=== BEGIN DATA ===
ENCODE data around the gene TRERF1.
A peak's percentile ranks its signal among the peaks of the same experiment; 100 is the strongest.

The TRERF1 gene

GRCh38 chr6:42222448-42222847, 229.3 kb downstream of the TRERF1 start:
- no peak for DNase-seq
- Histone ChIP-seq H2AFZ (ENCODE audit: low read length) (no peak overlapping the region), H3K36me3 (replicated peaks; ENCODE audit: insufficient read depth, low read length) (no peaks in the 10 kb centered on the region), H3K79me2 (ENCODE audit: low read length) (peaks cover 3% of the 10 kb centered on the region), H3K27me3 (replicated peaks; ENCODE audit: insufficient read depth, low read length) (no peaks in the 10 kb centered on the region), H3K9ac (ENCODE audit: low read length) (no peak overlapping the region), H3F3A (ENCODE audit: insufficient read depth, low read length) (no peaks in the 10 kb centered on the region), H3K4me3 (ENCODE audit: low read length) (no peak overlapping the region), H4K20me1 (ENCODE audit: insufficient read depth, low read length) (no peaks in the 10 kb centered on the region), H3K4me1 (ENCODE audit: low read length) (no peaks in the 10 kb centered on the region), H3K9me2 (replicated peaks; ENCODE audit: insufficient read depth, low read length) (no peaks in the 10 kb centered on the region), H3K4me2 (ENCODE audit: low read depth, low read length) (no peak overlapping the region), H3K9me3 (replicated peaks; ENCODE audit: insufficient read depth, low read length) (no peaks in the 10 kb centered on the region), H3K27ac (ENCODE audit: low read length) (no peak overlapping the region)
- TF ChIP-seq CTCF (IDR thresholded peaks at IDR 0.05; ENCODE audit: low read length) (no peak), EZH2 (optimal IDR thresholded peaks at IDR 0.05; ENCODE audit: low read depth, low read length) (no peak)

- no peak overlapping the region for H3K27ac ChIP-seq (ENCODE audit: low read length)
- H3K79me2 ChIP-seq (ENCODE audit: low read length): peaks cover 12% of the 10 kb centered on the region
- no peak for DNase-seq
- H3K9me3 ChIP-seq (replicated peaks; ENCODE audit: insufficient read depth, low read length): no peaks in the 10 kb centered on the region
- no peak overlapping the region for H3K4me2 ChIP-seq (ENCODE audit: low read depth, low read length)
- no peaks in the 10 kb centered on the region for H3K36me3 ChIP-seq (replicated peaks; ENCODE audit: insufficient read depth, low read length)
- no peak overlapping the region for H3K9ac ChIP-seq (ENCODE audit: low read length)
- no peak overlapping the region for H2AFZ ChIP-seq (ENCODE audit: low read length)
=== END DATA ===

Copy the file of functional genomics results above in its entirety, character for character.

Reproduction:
ENCODE data around the gene TRERF1.
A peak's percentile ranks its signal among the peaks of the same experiment; 100 is the strongest.

The TRERF1 gene

GRCh38 chr6:42222448-42222847, 229.3 kb downstream of the TRERF1 start:
- no peak for DNase-seq
- Histone ChIP-seq H2AFZ (ENCODE audit: low read length) (no peak overlapping the region), H3K36me3 (replicated peaks; ENCODE audit: insufficient read depth, low read length) (no peaks in the 10 kb centered on the region), H3K79me2 (ENCODE audit: low read length) (peaks cover 3% of the 10 kb centered on the region), H3K27me3 (replicated peaks; ENCODE audit: insufficient read depth, low read length) (no peaks in the 10 kb centered on the region), H3K9ac (ENCODE audit: low read length) (no peak overlapping the region), H3F3A (ENCODE audit: insufficient read depth, low read length) (no peaks in the 10 kb centered on the region), H3K4me3 (ENCODE audit: low read length) (no peak overlapping the region), H4K20me1 (ENCODE audit: insufficient read depth, low read length) (no peaks in the 10 kb centered on the region), H3K4me1 (ENCODE audit: low read length) (no peaks in the 10 kb centered on the region), H3K9me2 (replicated peaks; ENCODE audit: insufficient read depth, low read length) (no peaks in the 10 kb centered on the region), H3K4me2 (ENCODE audit: low read depth, low read length) (no peak overlapping the region), H3K9me3 (replicated peaks; ENCODE audit: insufficient read depth, low read length) (no peaks in the 10 kb centered on the region), H3K27ac (ENCODE audit: low read length) (no peak overlapping the region)
- TF ChIP-seq CTCF (IDR thresholded peaks at IDR 0.05; ENCODE audit: low read length) (no peak), EZH2 (optimal IDR thresholded peaks at IDR 0.05; ENCODE audit: low read depth, low read length) (no peak)

- no peak overlapping the region for H3K27ac ChIP-seq (ENCODE audit: low read length)
- H3K79me2 ChIP-seq (ENCODE audit: low read length): peaks cover 12% of the 10 kb centered on the region
- no peak for DNase-seq
- H3K9me3 ChIP-seq (replicated peaks; ENCODE audit: insufficient read depth, low read length): no peaks in the 10 kb centered on the region
- no peak overlapping the region for H3K4me2 ChIP-seq (ENCODE audit: low read depth, low read length)
- no peaks in the 10 kb centered on the region for H3K36me3 ChIP-seq (replicated peaks; ENCODE audit: insufficient read depth, low read length)
- no peak overlapping the region for H3K9ac ChIP-seq (ENCODE audit: low read length)
- no peak overlapping the region for H2AFZ ChIP-seq (ENCODE audit: low read length)